IOWA DERECHO 2020

Publishing a newspaper in the middle of a disaster

Editors and reporters work in a temporary newsroom space at Color Web in Cedar Rapids on Tuesday, Aug. 11, 2020. After t
Editors and reporters work in a temporary newsroom space at Color Web in Cedar Rapids on Tuesday, Aug. 11, 2020. After the derecho storm on Monday, Aug. 10, left us all without power, The Gazette staff assembled at Color Web, the printing facility that contains The Gazette printing press, which was kept operational by diesel-powered generators. A centralized mess of cables had allowed staff members to remain connected to servers and produce content for Wednesday’s paper despite a lack of internet and cellphone service or electricity elsewhere in the city. (Andy Abeyta/The Gazette)
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This week’s shutter in place is not about photo tips and it most certainly isn’t something I suggest anyone attempt on their own.

I’m not sure how or why you would.

Since the derecho storm hit on Aug. 10, we’ve all been adapting. Some had power back in a matter of hours, some watched the one-week mark come and go without electricity in our homes.

For me and much of the staff at The Gazette, adapting meant checking on ourselves, our loved ones, perhaps our homes if lucky and then finding a way to get the story out.

I was on the side of Interstate 380 waiting out the end of the storm and seeing emails come through where reporters and editors were collecting information and any possible detail of what had just happened to our community.

We had begun.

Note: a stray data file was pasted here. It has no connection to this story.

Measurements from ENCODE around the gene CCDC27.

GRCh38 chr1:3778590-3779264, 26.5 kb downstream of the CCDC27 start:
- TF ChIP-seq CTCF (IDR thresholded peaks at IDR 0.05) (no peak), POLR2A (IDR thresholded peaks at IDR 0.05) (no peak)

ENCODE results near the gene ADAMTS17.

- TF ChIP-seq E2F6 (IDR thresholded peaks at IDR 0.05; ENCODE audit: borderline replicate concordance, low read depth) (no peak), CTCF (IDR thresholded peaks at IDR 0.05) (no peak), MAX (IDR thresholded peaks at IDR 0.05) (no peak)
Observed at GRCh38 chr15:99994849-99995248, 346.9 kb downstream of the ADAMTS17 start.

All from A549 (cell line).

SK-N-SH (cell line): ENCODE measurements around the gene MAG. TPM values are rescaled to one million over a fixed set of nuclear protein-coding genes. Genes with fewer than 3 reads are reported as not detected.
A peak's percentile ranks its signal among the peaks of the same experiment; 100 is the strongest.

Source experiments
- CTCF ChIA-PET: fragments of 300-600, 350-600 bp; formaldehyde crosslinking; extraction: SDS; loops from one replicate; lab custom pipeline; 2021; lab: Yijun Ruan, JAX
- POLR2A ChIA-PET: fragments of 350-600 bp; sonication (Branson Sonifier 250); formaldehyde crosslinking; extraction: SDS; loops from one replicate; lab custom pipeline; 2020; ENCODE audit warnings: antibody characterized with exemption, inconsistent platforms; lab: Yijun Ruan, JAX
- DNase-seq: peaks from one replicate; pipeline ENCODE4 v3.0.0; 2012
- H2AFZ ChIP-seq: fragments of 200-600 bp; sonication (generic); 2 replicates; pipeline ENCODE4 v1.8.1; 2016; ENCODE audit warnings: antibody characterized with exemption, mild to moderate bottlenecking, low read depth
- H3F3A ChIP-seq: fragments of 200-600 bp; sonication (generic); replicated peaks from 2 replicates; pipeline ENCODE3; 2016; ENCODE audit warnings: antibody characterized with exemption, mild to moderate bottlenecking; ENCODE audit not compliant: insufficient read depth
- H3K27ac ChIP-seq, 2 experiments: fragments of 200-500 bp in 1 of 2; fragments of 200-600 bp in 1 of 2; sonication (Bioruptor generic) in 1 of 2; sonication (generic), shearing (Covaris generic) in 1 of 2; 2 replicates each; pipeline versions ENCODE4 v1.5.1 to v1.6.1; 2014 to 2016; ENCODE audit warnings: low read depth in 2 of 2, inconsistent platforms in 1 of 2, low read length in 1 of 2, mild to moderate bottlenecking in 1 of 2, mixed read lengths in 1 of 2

I made it home, sent a few photos and searched for more before finally going to bed with no electricity for the first of many nights and no more communication with colleagues, family or friends.

The following morning, I woke up and headed to Color Web Printers, our established base with generator power allowing us to charge dead laptops, camera batteries and phones.

I watched as my colleagues worked away looking for any and all solutions to get the paper out. The process evolved and devolved as circumstances changed. At one point, reporters were transferring stories between Cedar Rapids and Iowa City on flash drives and photos became their own struggle. The process wasn’t fast nor practical, but was working.

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After editing Monday evening’s photos I took off to find more as the sun began to set. While out, I was told everything our team had pieced together for network connection had crashed and that our full team of editors had been moved to be an Ethernet cable’s length from the servers at the edge of Color Web’s printing floor. I returned in a hurry, expecting to find desperation and chaos. Driving back, I really started to believe we might not get a paper out the door.

I ran in and found our copy chief to ask what was needed and how soon — perhaps riding a small dose of adrenaline — but was met with an even calmer than usual response. No rush, no panic. Our team of nightside editors appeared to be calmly plucking away at their new work stations, almost as if we were back in our pre-coronavirus newsroom. Removed from the sounds of the printing press floor and the warehouse walls around them — it’d have looked to me like a normal night at the paper. Just like The Gazette has done in one way or another for more than 130 years — an incredible moment.

There are many more details to tell. Others on our staff could write copy in the hundreds of column inches to explain how the heck the paper got out those first couple nights and maybe someone who knows those many more details of the story will eventually do just that. But for now, I hope you see a glimpse of the unrelenting dedication I saw.

The Gazette staff simply wanted to get the news out to readers. I’m honored to be a part of it and I appreciate my colleagues more now than ever. I hope you will, too.

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Give us feedback

We value your trust and work hard to provide fair, accurate coverage. If you have found an error or omission in our reporting, tell us here.

Or if you have a story idea we should look into? Tell us here.